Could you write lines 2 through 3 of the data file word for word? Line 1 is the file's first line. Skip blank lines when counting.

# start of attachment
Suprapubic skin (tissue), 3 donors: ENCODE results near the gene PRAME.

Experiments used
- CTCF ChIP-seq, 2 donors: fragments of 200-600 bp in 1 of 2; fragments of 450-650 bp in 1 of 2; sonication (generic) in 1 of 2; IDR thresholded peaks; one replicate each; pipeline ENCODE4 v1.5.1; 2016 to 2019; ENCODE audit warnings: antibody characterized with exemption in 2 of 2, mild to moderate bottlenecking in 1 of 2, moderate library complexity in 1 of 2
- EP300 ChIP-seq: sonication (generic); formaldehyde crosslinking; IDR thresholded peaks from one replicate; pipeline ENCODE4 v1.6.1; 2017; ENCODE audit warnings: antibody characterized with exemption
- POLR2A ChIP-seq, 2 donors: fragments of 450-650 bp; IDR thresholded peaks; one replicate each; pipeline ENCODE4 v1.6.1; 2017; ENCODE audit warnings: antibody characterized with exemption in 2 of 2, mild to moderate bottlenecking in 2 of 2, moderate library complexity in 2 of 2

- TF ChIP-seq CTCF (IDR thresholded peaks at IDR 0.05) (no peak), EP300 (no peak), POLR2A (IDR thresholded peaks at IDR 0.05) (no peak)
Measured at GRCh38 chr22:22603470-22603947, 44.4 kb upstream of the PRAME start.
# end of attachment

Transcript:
Experiments used
- CTCF ChIP-seq, 2 donors: fragments of 200-600 bp in 1 of 2; fragments of 450-650 bp in 1 of 2; sonication (generic) in 1 of 2; IDR thresholded peaks; one replicate each; pipeline ENCODE4 v1.5.1; 2016 to 2019; ENCODE audit warnings: antibody characterized with exemption in 2 of 2, mild to moderate bottlenecking in 1 of 2, moderate library complexity in 1 of 2